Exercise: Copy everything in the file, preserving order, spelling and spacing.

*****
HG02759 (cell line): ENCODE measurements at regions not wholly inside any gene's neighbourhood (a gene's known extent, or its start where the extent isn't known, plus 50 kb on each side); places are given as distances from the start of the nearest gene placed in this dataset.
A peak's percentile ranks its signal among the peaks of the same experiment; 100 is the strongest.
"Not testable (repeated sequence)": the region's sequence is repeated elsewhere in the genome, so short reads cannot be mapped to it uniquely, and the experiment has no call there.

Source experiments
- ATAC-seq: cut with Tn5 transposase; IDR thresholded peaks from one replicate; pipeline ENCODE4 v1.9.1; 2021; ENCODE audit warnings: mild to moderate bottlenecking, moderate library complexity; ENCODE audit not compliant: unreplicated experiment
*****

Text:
HG02759 (cell line): ENCODE measurements at regions not wholly inside any gene's neighbourhood (a gene's known extent, or its start where the extent isn't known, plus 50 kb on each side); places are given as distances from the start of the nearest gene placed in this dataset.
A peak's percentile ranks its signal among the peaks of the same experiment; 100 is the strongest.
"Not testable (repeated sequence)": the region's sequence is repeated elsewhere in the genome, so short reads cannot be mapped to it uniquely, and the experiment has no call there.

Source experiments
- ATAC-seq: cut with Tn5 transposase; IDR thresholded peaks from one replicate; pipeline ENCODE4 v1.9.1; 2021; ENCODE audit warnings: mild to moderate bottlenecking, moderate library complexity; ENCODE audit not compliant: unreplicated experiment